Biochar Permanence

Understanding Biochar’s Role in Achieving Permanent Carbon Removal: A benchmark for Biochar Carbon Removal (BCR)

Removing carbon from the atmosphere is key to achieving net zero and the urgency of addressing climate change is growing. Sequestering carbon in a geologically stable, solid form is the most durable way of actively reducing the amount of carbon in the atmosphere. Currently, there three main approaches are being explored: Carbon Capture and Storage (CCS), either from biogenic sources (BECCS) or the ambient air (DACCS), Enhanced Rock Weathering (ERW), and Biochar Carbon Removal (BCR). BCR stands out due to its rapid conversion of biomass into inertinite, a highly stable form of carbon.

Understanding Carbon pathways

In nature, atmospheric CO2 is sequestered and transferred into permanent carbon storage through geological processes, encompassing both the inorganic and the organic carbon pathway. CCS and ERW both rely on the inorganic carbon pathway, leading to long-term sequestration by converting CO2 into mineral carbon (carbonates) within sedimentary rocks.



Fig. 1. A simplified schematic representing permanent carbon storage through natural inorganic and organic carbon pathways. In the inorganic pathway, CO2 is mineralized into carbonate minerals, enabling the permanent storage of carbon. Simultaneously, the organic pathway involves the carbonization (maceralization) of biomass into inertinite maceral for permanent carbon storage.(1)

Both the inorganic and the organic carbon pathway ultimately lead to permanent forms of carbon. BCR can be viewed as a shortcut of the organic carbon pathway, wherein the thermochemical conversion of carbon from the original biomass feedstock into inertinite maceral occurs within the reactor in a matter of minutes. This process yields the most stable form of organic carbon.

Thus, carbonates are regarded as the terminus of the inorganic carbon cycle, contributing to the accumulation of stable inorganic carbon. Biochar, or inertinite, represents the most advanced and enduring form within the global organic carbon pool.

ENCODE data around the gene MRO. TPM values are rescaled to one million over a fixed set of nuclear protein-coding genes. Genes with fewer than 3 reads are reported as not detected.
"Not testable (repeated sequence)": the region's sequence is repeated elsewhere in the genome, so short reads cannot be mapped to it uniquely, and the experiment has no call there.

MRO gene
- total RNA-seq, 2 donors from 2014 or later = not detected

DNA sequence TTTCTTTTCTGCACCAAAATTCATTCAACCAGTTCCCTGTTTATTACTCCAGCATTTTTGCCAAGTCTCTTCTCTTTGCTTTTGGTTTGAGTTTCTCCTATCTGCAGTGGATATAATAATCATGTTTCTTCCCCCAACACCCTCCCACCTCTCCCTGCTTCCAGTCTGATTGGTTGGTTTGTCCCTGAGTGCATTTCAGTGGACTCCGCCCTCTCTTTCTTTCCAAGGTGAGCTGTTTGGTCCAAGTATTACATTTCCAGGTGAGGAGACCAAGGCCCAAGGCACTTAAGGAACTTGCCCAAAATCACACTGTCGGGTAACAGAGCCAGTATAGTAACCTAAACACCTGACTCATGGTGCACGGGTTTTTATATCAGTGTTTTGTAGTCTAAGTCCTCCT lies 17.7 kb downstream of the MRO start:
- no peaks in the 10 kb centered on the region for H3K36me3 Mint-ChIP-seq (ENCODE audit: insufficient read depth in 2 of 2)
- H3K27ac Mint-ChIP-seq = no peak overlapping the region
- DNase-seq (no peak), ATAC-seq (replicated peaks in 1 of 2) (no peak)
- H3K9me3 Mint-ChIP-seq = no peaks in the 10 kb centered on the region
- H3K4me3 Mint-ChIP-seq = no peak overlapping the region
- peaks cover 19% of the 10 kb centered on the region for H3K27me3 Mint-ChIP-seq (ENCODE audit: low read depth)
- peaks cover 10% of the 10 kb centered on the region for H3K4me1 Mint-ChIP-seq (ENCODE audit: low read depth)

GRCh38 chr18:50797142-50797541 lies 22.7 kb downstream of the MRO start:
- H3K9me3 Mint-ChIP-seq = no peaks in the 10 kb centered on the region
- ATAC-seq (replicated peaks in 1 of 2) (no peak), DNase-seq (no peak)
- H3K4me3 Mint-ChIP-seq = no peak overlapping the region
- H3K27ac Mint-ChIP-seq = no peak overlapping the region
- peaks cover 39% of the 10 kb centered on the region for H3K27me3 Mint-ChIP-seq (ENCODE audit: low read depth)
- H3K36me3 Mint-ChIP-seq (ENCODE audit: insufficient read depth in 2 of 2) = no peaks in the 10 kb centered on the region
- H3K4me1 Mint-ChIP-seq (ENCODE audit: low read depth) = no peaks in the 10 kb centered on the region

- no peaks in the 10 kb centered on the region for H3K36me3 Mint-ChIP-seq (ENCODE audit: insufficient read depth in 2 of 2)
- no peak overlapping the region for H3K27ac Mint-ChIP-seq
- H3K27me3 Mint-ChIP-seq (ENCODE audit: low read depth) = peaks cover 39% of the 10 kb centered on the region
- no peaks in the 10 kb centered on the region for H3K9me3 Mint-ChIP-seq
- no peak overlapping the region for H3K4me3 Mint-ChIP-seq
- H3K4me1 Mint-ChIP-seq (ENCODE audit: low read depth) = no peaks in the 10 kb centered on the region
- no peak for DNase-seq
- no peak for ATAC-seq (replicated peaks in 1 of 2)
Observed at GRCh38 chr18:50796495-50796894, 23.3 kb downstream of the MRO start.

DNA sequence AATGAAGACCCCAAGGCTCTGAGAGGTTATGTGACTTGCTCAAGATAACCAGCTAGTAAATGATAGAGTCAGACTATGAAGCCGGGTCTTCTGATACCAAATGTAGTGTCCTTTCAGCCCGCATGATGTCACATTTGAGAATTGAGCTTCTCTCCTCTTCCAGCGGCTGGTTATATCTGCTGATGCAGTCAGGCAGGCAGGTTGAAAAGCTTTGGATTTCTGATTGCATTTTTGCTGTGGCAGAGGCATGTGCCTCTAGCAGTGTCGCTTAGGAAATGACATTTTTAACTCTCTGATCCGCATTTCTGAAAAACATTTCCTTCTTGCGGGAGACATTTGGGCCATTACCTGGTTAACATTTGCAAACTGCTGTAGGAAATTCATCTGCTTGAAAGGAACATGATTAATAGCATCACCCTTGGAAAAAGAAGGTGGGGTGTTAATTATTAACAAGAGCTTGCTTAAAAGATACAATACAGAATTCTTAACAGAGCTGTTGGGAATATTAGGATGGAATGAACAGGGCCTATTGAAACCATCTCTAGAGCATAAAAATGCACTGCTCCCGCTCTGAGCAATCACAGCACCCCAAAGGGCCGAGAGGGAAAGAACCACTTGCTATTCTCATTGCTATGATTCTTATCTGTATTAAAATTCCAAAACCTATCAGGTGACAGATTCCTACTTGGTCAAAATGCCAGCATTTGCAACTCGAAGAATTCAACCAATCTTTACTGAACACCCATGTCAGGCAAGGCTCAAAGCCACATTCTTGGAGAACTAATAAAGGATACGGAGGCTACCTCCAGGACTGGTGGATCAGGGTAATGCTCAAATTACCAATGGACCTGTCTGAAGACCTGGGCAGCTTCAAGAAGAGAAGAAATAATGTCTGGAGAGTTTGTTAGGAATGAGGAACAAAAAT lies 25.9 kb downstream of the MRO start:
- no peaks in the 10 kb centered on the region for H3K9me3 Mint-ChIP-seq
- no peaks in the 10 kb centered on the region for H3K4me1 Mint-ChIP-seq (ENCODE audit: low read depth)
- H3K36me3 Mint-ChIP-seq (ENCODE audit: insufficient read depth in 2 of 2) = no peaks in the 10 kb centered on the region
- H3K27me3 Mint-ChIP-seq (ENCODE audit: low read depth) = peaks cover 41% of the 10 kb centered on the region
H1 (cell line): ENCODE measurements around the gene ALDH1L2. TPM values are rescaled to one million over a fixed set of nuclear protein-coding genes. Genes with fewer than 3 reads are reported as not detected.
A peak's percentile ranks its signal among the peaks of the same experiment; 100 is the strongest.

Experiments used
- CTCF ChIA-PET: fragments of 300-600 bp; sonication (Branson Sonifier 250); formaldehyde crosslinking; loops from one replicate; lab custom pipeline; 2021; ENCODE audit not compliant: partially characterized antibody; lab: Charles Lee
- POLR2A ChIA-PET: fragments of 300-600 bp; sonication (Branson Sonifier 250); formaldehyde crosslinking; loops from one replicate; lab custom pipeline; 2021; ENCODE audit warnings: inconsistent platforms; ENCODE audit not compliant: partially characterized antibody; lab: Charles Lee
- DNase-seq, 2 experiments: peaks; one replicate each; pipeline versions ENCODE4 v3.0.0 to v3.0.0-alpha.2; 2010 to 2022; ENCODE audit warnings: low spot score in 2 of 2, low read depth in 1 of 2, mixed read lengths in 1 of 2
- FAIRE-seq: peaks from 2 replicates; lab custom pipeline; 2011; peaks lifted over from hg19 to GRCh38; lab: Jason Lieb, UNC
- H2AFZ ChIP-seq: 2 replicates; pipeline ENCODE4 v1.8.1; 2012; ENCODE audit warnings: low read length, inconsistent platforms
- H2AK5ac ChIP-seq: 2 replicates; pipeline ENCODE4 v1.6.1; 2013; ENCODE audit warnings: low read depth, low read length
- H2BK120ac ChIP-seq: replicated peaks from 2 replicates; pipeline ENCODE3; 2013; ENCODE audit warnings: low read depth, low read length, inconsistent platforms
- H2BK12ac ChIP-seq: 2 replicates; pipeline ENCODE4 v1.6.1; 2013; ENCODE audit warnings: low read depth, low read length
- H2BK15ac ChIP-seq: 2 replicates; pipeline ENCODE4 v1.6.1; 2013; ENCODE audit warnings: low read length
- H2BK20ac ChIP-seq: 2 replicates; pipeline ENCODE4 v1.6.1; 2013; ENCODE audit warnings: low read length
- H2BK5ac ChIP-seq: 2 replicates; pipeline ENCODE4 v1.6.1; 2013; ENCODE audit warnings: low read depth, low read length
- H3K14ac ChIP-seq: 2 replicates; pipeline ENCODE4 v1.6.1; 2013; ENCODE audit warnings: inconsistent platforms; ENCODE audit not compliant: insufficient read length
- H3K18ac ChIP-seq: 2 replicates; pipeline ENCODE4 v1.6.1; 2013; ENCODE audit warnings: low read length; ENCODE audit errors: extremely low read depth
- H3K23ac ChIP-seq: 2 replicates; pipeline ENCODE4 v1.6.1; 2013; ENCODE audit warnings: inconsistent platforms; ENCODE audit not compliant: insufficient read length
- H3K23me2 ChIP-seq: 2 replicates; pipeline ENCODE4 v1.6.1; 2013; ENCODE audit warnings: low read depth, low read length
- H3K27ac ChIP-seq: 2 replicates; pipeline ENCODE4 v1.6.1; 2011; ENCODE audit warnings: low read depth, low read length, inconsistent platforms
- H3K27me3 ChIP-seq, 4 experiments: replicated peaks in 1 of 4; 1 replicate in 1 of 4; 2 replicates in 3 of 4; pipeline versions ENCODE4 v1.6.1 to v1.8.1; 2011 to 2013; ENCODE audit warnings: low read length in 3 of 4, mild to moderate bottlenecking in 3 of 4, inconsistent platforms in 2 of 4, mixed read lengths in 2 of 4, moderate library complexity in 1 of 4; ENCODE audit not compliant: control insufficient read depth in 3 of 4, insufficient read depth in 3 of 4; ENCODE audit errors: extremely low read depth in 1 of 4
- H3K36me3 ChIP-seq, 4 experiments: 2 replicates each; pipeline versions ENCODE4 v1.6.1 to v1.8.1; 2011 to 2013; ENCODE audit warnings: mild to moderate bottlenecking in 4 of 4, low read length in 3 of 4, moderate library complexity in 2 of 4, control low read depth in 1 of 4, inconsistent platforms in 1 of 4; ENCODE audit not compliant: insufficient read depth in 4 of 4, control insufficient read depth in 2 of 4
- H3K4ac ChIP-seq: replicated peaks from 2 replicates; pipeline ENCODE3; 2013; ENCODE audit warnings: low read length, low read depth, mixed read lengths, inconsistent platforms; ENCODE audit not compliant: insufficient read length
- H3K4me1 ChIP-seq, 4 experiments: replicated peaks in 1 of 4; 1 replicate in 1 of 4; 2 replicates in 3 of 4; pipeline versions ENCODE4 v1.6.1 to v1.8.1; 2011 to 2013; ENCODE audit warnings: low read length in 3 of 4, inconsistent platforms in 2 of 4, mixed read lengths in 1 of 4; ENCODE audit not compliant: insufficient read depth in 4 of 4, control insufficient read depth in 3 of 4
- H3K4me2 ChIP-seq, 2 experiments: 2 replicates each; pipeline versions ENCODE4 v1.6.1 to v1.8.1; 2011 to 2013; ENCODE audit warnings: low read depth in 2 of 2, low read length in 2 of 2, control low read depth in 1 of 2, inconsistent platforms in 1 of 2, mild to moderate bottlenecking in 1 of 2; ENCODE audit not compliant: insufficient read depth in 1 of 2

New benchmark for organic carbon pathway

Not all biochars are equal(ly stable). How can a mature stage of carbon be defined for both pathways to assure a permanent and quantifiable removal of carbon from the atmosphere? Sanei et al. from Aarhus University and the Geological Survey of Denmark & Greenland have proposed a new benchmark, defining the permanent carbon fraction in any biochar sample (full paper linked below).

In their study, they utilize Random Reflectance (Ro), an optical tool, to quantify the permanent carbon fraction in biochar by the reflection of incident light from its surface. With increased carbonization, the Ro increases until a geologically stable form of carbon is produced, reaching an Ro of 2% (inertinite benchmark, IBRo2%).

Their findings: With a half-life in the range of millions of years, fully carbonized biochar defines the endpoint of the organic carbon cycle. The oxidation kinetic reaction model shows that inertinite biochar (consisting of pure inertinite) has a half-life of approximately 100 million years in a harsh, oxidizing environment. Based on these results, the authors define BCR as a highly durable carbon removal approach.



Fig. 6. Identification of liptinite, semi-inertinite, and inertinite organic pools in a rice straw biochar (production pyrolysis temperature of 600°C) using a combination of the fluorescence and white incident light microscopy (see Table 2). The Ro histogram displays the correlation between organic pool type and reflectance range. (1)

Inertinite constitutes a large fraction of carbon in biochars, but biochar may contain up to three less permanent carbon pools. Apart from inertinite, there are semi-inertinite, liptinite and free hydrocarbons, in descending order of stability. The estimated mean residence time (MRT), derived from modeling biochar’s bacterial decay, only predicts the turnover of the unstable carbon fraction in the biosphere, neglecting the inertinite fraction in biochar and its turnover in the geosphere. Therefore, it is crucial to comprehend, characterize, and quantify the various carbon fractions in biochar.

Why is this research ground-breaking?

Sanei et al. scientifically prove a crucial point that supports the consideration of BCR as a permanent CDR. They also introduce a set of analytical tools that can be utilized to obtain essential information about the carbonization process and improve it, ensuring the maximum yield of inertinite biochar and energy form a system.

Read the full paper here:

(1) Hamed Sanei, Arka Rudra, Zia Møller Moltesen Przyswitt, Sofie Kousted, Marco Benkhettab Sindlev, Xiaowei Zheng, Søren Bom Nielsen, Henrik Ingermann Petersen, Assessing biochar’s permanence: An inertinite benchmark, International Journal of Coal Geology, 2023, 104409, ISSN 0166-5162,